Demolition of M&S flagship by Pilbrow ready for green light | New
Pilbrow & Partners’ proposals to redevelop the flagship Oxford Street branch of Marks & Spencer are expected to be approved by the Westminster council tonight – if members of the planning committee follow the advice of agents.
The practice’s proposals would see the demolition of M & S’s main Orchard House building, which dates back to the 1930s, and two other connected structures, to make way for a new 10-story mixed-use building with retail space, offices and restaurants. An arcade would link Oxford Street to Granville Place to the north of the building.
The new building would have a gross interior area of 60,777 m², almost double the 35,591 m² of floor space provided by the structures it would replace. However, the amount of retail space on the site would be reduced by more than half, from 13,653 m², with office space – to 45,621 m² – becoming the dominant use.
The government’s heritage advisor Historic England has raised concerns about the impact of the project on the nearby Grade II * listed Selfridges department store. She also put together an application for Orchard House, currently awaiting a ministerial decision at the Directorate of Digital, Culture, Media and Sports.
However, Westminster planners are advising members of the planning committee to support M&S proposals, pending the outcome of the listing offer.
Earlier this month, Westminster supported proposals designed by PDP in London for the redevelopment of the House of Fraser department store near Oxford Circus, which will see the existing building renovated and expanded to provide six floors of office space above ‘a revamped retail offering.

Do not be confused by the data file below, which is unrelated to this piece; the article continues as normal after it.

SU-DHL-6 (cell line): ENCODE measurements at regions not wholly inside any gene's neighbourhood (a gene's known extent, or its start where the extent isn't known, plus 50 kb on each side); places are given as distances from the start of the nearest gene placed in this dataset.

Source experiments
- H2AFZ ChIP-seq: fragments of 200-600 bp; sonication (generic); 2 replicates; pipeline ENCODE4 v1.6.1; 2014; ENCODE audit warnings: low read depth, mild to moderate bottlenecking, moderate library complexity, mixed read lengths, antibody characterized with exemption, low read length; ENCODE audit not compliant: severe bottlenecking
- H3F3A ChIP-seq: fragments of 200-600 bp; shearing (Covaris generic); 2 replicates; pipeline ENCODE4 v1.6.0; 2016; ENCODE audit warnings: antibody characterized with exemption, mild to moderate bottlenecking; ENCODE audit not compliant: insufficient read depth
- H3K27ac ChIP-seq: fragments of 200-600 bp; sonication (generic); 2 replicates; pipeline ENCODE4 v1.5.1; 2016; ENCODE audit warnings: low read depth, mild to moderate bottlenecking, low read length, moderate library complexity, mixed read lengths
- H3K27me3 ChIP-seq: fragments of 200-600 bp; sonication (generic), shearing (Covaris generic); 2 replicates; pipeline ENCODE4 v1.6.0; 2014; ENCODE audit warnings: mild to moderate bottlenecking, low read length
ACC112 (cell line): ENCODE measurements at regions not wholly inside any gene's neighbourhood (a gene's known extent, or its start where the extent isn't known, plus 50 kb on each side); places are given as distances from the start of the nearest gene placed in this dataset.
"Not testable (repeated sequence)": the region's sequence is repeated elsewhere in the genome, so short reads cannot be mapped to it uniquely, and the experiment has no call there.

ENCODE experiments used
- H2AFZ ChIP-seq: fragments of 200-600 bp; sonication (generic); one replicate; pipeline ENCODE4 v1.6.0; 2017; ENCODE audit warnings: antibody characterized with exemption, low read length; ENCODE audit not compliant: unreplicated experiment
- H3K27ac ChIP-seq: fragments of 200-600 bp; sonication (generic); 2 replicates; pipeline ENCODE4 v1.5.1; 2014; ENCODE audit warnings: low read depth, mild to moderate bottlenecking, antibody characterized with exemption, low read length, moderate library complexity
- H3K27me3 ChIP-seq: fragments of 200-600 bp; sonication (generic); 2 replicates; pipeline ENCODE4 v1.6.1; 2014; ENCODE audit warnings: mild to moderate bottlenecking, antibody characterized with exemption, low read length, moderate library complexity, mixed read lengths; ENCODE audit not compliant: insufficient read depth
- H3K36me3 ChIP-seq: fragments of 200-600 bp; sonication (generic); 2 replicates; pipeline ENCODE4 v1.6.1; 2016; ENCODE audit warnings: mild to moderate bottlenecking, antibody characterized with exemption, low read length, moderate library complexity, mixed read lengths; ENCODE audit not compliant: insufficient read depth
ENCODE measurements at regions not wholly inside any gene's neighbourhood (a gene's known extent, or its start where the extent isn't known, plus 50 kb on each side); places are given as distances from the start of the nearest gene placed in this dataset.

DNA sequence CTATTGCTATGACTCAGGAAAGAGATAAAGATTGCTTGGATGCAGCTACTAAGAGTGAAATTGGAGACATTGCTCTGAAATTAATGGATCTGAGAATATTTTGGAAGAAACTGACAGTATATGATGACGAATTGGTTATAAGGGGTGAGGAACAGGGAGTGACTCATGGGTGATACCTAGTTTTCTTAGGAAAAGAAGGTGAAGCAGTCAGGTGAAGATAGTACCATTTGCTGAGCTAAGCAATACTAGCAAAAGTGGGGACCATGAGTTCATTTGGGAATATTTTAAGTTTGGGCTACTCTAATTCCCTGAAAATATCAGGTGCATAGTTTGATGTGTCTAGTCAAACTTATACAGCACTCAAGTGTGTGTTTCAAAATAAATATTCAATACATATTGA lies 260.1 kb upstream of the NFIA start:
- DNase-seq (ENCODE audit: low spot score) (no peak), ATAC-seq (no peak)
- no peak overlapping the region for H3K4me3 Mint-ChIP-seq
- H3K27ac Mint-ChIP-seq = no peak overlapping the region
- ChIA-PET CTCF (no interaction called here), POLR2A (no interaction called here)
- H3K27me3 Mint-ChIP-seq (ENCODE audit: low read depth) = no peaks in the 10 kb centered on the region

Planning officials said Pilbrow’s design for the new building was brick with stone detailing and bronze-finished window frames. They said the gently sloping facades towards Oxford Street and Orchard Street “add interest and subtly emphasize new routes through the site”.
The facades of the building are surmounted by a wooden canopy, above which the floors are stepped and present a series of green walls and garden terraces.
“The effect of the arrangement of masses ensures that the apparent height of the building as seen from Oxford Street conforms to that of Grade II * classified Selfridges and the choice of materials is equally sensitive,” they said.
Officers said Pilbrow and M&S explored the potential of retaining the facades of the current Orchard House building, but dismissed the option as possible but undesirable as it would complicate development and decrease the overall quality of the end result. . They added that the other buildings that are part of the site – including the 1980s Neale House on Oxford Street – were architecturally poor.
The report states that the six-story Orchard House was designed by Trehearne & Norman and built speculatively, with M&S taking up space in the basement and part of the ground floor. The distribution giant did not take over the entire building and did not expand its activities north of the site until 1967.
Officers said the facades of Orchard House originally featured a series of sculpted heads based on Lewis Carroll figures. Alice in Wonderland and Alice through the looking glass books. They said most had now been removed, although the white knight’s head remained on the Orchard Street corner of the building, below the clock.
The Westminster Council Planning Committee meets at 6:30 p.m. to consider the request.